United States District Court, D. South Carolina
REPORT AND RECOMMENDATION
V. Hodges United States Magistrate Judge.
Sharod Addison (“Plaintiff”), proceeding pro se
and in forma pauperis, filed this action pursuant to 42
U.S.C. § 1983, alleging violations of his constitutional
rights during his incarceration at Kershaw Correctional
Institution (“KCI”) in the custody of the South
Carolina Department of Corrections (“SCDC”).
Plaintiff sues SCDC and Danny Catoe (“Catoe”)
(collectively “Defendants”), asserting
constitutional and state law claims.
matter comes before the court on Defendants' motion for
summary judgment. [ECF No. 25]. Pursuant to Roseboro v.
Garrison, 528 F.2d 309 (4th Cir. 1975), the court
advised Plaintiff of the dismissal and summary judgment
procedures and the possible consequences if he failed to
respond adequately to Defendants' motion. [ECF No. 26].
The motion having been fully briefed [ECF Nos. 28, 29, 33],
it is ripe for disposition.
to the provisions of 28 U.S.C. § 636(b)(1)(B), and Local
Civ. Rule 73.02(B)(2)(d) (D.S.C.), this matter has been
assigned to the undersigned for all pretrial proceedings.
Having carefully considered the record in this case, the
undersigned recommends the district judge grant
Defendants' motion for summary judgment.
Factual and Procedural Background
February 2, 2015, Plaintiff filed a lawsuit against Catoe
based on the same facts as this case. See Addison v.
Catoe, C/A No. 1:15-572-SB (“Addison
I”).Specifically, Plaintiff alleged in
Addison I that on August 23, 2013, Catoe was advised
that Plaintiff had thrown urine on Cpl. Moore
(“Moore”). Addison I, ECF No. 1 at 3.
Plaintiff alleged that Catoe claimed to have interviewed
Moore and Sgt. Lippe (“Lippe”) on August 28,
2013, and that Catoe transcribed the interviews on August 29,
2013. Id. According to Plaintiff, the transcripts
say that Moore and Lippe knew the liquid Plaintiff threw was
urine by the sight and the smell. Id. Catoe did not
personally interview Plaintiff, but he was interviewed by
another investigator. Id. On September 4, 2013,
Catoe obtained an arrest warrant for Plaintiff from the
Lancaster County magistrate for a charge of throwing bodily
fluids on a correctional employee. Id.
alleged that Moore testified at his disciplinary hearing on
September 10, 2013, and stated “that he wasn't
lookin[g] to smell urine,  he was very upset.”
Id. Plaintiff claimed that Lippe also testified at
his disciplinary hearing and stated that she was five feet
behind Moore and “by the time she got anywhere close to
smell anything all she could smell was mace.”
Id. at 4. Plaintiff claimed Catoe received a copy of
Lippe's incident report dated August 22, 2013, that
stated Lippe noticed Plaintiff throwing a liquid substance
onto Moore from a cup. Id. Addison I was summarily
dismissed because Plaintiff had not alleged that Catoe had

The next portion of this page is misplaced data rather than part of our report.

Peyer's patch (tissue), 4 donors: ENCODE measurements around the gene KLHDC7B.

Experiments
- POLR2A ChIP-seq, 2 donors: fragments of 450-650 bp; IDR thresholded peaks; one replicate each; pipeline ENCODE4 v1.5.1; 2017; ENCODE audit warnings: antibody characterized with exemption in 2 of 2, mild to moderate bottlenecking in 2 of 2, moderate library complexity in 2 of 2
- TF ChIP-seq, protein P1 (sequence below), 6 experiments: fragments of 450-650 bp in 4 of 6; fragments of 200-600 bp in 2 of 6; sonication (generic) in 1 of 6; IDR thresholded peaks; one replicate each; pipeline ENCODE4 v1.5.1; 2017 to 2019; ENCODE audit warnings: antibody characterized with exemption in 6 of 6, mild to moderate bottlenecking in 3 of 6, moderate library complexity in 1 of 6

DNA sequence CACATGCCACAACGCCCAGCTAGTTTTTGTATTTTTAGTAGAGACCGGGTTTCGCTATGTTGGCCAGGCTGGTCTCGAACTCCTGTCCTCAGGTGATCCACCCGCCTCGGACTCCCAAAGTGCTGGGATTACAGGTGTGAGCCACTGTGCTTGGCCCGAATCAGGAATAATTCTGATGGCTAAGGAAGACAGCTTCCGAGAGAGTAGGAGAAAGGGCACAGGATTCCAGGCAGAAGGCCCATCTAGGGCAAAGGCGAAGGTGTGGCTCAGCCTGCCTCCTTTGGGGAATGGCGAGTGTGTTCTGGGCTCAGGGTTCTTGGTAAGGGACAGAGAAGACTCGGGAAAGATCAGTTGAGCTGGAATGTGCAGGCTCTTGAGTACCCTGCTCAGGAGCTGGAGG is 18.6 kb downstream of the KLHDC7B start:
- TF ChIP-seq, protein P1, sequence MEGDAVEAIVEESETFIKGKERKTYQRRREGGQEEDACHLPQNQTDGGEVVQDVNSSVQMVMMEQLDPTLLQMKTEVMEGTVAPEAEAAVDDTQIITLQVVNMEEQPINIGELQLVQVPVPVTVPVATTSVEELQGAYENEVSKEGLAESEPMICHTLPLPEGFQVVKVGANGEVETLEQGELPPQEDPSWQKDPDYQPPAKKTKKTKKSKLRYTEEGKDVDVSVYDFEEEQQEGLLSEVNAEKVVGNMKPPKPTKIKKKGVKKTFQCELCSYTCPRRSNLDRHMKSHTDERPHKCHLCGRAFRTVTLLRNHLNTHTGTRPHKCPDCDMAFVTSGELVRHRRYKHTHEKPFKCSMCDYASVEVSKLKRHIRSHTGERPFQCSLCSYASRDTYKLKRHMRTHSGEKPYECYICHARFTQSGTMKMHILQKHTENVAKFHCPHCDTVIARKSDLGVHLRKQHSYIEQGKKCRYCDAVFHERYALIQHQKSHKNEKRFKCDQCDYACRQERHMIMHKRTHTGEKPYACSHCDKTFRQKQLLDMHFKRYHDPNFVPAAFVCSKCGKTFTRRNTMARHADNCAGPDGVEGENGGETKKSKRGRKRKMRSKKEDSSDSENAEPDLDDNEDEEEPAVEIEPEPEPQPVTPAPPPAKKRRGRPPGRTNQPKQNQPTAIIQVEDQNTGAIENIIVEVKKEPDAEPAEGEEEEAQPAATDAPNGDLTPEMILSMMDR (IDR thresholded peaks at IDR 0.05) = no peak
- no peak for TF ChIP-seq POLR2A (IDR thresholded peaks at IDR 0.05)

acted deliberately or with reckless disregard for the truth,
and allegations of negligence are insufficient to provide a
basis for a constitutional violation. Id. at ECF
Nos. 10, 15.
lawsuit, Plaintiff makes many of the same allegations as in
Addison I, but alleges Catoe knowingly made false
statements. [ECF No. 1-1 at 2]. He alleges that Catoe acted
with malice by writing false reports and by allowing another
investigator to interview Plaintiff. Id. He alleges
that Catoe was the prosecuting officer and unlawfully seized
Plaintiff by arresting him. Id.
Standard on Summary Judgment
court shall grant summary judgment “if the movant shows
that there is no genuine dispute as to any material fact and
the movant is entitled to a judgment as a matter of
law.” Fed.R.Civ.P. 56(a). The movant bears the initial
burden of demonstrating that summary judgment is appropriate;
if the movant carries its burden, then the burden shifts to
the non-movant to set forth specific facts showing that there
is a genuine issue for trial. See Celotex Corp. v.
Catrett, 477 U.S. 317, 322-23 (1986). If a movant
asserts that a fact cannot be disputed, it must support that
assertion either by “citing to particular parts of
materials in the record, including depositions, documents,
electronically stored information, affidavits or
declarations, stipulations (including those made for purposes
of the motion only), admissions, interrogatory answers, or
other materials;” or “showing . . . that an
adverse party cannot produce admissible evidence to support
the fact.” Fed.R.Civ.P. 56(c)(1).
considering a motion for summary judgment, the evidence of
the non-moving party is to be believed and all justifiable
inferences must be drawn in favor of the non-moving party.
See Anderson v. Liberty Lobby, Inc., 477 U.S. 242,
255 (1986). However, “[o]nly disputes over facts that
might affect the outcome of the suit under the governing law
will properly preclude the entry of summary judgment. Factual
disputes that are irrelevant or unnecessary will not be
counted.” Id. at 248. Further, while the
federal court is charged with liberally construing a
complaint filed by a pro se litigant to allow the development
of a potentially meritorious case, see, e.g., Cruz v.
Beto, 405 U.S. 319 (1972), the requirement of liberal
construction does not mean that the court can ignore a clear
failure in the pleadings to allege facts that set forth a
federal claim, nor can the court assume the existence of a
genuine issue of material fact when none exists. Weller
v. Dep't of Soc. Servs., 901 F.2d 387 (4th Cir.